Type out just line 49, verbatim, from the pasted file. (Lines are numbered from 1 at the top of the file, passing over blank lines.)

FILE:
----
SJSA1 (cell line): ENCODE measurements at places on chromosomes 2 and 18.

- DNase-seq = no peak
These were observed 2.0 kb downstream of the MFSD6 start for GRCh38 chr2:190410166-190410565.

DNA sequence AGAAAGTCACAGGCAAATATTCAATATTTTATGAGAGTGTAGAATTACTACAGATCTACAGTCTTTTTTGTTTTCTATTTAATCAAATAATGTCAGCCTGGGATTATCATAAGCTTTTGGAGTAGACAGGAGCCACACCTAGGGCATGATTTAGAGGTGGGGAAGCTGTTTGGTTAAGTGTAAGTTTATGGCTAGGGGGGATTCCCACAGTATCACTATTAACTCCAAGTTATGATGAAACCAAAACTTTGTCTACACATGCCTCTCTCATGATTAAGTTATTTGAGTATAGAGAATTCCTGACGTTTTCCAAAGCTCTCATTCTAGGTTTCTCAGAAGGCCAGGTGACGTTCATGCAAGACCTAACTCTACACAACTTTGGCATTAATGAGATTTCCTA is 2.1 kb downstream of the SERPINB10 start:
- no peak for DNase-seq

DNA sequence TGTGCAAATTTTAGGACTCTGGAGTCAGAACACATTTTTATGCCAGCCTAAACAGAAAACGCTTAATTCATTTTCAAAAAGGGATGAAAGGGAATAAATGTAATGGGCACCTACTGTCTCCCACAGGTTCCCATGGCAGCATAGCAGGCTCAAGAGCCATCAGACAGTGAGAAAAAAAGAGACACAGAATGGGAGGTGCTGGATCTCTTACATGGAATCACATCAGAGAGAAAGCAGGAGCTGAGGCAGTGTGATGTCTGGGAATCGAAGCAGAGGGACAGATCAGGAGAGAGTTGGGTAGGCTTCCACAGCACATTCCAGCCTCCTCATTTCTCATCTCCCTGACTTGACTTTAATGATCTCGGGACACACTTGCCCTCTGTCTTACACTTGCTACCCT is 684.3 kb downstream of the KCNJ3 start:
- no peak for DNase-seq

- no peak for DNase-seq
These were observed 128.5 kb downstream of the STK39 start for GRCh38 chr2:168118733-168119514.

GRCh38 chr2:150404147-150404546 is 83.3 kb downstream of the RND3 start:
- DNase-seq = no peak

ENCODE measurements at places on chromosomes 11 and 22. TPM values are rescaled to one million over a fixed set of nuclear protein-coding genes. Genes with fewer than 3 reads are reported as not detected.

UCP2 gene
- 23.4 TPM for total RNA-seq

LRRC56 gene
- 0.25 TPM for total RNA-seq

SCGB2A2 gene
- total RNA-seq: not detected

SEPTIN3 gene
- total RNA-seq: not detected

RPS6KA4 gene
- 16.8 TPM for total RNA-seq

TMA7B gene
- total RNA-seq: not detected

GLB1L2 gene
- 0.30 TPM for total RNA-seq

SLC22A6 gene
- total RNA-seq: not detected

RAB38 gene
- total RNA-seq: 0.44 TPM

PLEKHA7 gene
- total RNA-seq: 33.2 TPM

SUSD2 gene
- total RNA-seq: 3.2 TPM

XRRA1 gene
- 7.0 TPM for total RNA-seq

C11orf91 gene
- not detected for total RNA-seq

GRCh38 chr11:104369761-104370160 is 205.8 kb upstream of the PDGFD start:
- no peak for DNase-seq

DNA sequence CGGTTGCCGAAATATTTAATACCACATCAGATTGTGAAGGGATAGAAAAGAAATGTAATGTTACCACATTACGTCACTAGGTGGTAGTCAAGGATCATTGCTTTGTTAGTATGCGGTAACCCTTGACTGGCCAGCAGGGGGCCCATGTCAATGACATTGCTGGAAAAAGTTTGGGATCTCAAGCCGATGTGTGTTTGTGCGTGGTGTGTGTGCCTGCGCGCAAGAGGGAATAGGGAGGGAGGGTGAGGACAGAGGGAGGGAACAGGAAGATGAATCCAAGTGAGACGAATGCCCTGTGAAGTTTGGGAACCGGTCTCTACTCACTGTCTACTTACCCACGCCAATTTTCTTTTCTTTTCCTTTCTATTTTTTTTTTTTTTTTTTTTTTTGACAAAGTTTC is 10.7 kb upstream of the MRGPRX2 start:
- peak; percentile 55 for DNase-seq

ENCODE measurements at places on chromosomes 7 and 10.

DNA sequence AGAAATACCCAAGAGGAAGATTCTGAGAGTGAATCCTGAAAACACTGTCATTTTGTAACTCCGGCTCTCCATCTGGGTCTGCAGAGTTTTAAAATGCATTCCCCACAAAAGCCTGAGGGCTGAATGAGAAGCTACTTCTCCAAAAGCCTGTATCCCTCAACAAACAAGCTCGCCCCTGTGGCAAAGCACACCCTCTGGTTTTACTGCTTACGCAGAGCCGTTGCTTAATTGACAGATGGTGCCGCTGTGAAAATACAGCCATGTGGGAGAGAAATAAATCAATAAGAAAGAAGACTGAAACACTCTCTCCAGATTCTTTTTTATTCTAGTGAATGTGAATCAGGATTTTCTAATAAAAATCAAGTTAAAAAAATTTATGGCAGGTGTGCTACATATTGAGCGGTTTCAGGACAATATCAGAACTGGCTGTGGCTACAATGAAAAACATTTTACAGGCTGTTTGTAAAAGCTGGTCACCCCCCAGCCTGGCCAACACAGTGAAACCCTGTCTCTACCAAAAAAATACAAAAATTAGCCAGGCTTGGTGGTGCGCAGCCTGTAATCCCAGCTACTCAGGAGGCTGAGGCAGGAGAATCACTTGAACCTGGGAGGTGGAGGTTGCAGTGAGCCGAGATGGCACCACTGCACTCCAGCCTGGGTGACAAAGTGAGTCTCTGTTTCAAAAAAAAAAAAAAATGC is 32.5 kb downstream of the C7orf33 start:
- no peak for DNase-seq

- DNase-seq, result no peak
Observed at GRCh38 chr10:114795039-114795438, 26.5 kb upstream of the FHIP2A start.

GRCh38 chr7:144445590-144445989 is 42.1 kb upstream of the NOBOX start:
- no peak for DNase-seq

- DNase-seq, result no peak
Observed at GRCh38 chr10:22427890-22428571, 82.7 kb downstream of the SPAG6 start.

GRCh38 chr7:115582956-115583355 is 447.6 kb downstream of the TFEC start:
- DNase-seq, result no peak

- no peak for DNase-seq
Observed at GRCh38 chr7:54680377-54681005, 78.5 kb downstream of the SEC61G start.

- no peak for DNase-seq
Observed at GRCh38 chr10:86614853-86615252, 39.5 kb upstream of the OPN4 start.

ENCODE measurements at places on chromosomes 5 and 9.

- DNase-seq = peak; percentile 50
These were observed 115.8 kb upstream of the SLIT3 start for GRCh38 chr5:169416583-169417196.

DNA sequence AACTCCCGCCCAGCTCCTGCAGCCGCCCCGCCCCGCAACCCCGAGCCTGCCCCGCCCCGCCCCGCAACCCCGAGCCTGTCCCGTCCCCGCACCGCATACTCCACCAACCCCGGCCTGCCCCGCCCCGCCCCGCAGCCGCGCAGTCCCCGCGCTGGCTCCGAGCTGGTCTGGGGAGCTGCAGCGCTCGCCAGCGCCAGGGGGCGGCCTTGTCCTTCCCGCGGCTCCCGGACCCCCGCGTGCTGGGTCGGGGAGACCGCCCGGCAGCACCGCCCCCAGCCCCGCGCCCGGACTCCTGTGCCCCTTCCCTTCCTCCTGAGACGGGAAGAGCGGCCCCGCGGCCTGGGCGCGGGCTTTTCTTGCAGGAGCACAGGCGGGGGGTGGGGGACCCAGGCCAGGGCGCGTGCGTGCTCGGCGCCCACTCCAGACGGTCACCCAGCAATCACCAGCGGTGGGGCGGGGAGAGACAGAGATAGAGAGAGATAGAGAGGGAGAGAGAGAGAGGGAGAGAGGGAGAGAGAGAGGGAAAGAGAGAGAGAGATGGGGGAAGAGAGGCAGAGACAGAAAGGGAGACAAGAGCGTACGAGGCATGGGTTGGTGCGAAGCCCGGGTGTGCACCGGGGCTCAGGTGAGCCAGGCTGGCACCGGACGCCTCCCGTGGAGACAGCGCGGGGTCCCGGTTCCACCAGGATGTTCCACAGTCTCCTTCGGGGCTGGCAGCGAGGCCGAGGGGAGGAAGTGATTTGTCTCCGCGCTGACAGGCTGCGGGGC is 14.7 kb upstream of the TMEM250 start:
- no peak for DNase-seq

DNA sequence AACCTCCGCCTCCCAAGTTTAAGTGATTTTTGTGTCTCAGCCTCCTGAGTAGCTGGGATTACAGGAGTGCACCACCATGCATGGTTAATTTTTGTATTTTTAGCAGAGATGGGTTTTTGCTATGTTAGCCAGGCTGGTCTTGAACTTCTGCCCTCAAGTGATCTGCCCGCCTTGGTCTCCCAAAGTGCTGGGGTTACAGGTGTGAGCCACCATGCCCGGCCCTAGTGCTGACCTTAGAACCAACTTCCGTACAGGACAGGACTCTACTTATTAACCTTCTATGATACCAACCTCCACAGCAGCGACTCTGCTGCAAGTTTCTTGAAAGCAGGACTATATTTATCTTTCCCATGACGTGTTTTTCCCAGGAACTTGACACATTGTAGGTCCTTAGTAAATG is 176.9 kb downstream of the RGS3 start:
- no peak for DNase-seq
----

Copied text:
- no peak for DNase-seq